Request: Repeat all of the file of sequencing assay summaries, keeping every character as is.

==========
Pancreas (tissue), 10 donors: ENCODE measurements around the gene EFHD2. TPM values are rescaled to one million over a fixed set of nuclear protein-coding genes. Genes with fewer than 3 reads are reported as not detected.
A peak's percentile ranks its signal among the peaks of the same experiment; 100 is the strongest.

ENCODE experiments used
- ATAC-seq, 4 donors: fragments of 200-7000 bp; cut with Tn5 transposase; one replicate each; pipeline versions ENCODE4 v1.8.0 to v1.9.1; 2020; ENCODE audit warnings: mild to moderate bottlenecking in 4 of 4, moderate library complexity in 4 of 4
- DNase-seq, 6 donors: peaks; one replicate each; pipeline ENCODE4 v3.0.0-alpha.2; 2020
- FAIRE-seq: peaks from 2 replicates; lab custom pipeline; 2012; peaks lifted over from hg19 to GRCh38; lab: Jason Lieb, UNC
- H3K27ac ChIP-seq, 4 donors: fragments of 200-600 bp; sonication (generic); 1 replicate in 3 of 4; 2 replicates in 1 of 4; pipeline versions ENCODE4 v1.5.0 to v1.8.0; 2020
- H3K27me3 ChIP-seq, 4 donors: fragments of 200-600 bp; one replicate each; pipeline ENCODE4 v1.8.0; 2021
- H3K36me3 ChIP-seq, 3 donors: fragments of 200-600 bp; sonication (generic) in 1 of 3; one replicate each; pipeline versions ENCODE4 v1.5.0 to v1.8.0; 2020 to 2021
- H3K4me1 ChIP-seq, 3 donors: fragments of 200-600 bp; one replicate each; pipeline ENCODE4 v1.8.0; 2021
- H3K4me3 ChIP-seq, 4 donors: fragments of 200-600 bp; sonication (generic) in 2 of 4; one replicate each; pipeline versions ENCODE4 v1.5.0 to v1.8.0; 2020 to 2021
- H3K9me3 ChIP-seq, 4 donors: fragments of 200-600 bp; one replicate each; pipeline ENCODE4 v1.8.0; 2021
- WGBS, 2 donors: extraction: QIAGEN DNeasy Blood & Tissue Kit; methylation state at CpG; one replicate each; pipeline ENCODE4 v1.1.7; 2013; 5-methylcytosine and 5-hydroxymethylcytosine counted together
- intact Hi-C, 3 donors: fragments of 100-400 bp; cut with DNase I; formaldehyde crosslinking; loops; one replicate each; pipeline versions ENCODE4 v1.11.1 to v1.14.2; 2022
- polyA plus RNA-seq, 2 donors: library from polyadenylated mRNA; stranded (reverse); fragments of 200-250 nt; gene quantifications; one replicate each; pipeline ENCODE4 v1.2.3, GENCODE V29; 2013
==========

Pancreas (tissue), 10 donors: ENCODE measurements around the gene EFHD2. TPM values are rescaled to one million over a fixed set of nuclear protein-coding genes. Genes with fewer than 3 reads are reported as not detected.
A peak's percentile ranks its signal among the peaks of the same experiment; 100 is the strongest.

ENCODE experiments used
- ATAC-seq, 4 donors: fragments of 200-7000 bp; cut with Tn5 transposase; one replicate each; pipeline versions ENCODE4 v1.8.0 to v1.9.1; 2020; ENCODE audit warnings: mild to moderate bottlenecking in 4 of 4, moderate library complexity in 4 of 4
- DNase-seq, 6 donors: peaks; one replicate each; pipeline ENCODE4 v3.0.0-alpha.2; 2020
- FAIRE-seq: peaks from 2 replicates; lab custom pipeline; 2012; peaks lifted over from hg19 to GRCh38; lab: Jason Lieb, UNC
- H3K27ac ChIP-seq, 4 donors: fragments of 200-600 bp; sonication (generic); 1 replicate in 3 of 4; 2 replicates in 1 of 4; pipeline versions ENCODE4 v1.5.0 to v1.8.0; 2020
- H3K27me3 ChIP-seq, 4 donors: fragments of 200-600 bp; one replicate each; pipeline ENCODE4 v1.8.0; 2021
- H3K36me3 ChIP-seq, 3 donors: fragments of 200-600 bp; sonication (generic) in 1 of 3; one replicate each; pipeline versions ENCODE4 v1.5.0 to v1.8.0; 2020 to 2021
- H3K4me1 ChIP-seq, 3 donors: fragments of 200-600 bp; one replicate each; pipeline ENCODE4 v1.8.0; 2021
- H3K4me3 ChIP-seq, 4 donors: fragments of 200-600 bp; sonication (generic) in 2 of 4; one replicate each; pipeline versions ENCODE4 v1.5.0 to v1.8.0; 2020 to 2021
- H3K9me3 ChIP-seq, 4 donors: fragments of 200-600 bp; one replicate each; pipeline ENCODE4 v1.8.0; 2021
- WGBS, 2 donors: extraction: QIAGEN DNeasy Blood & Tissue Kit; methylation state at CpG; one replicate each; pipeline ENCODE4 v1.1.7; 2013; 5-methylcytosine and 5-hydroxymethylcytosine counted together
- intact Hi-C, 3 donors: fragments of 100-400 bp; cut with DNase I; formaldehyde crosslinking; loops; one replicate each; pipeline versions ENCODE4 v1.11.1 to v1.14.2; 2022
- polyA plus RNA-seq, 2 donors: library from polyadenylated mRNA; stranded (reverse); fragments of 200-250 nt; gene quantifications; one replicate each; pipeline ENCODE4 v1.2.3, GENCODE V29; 2013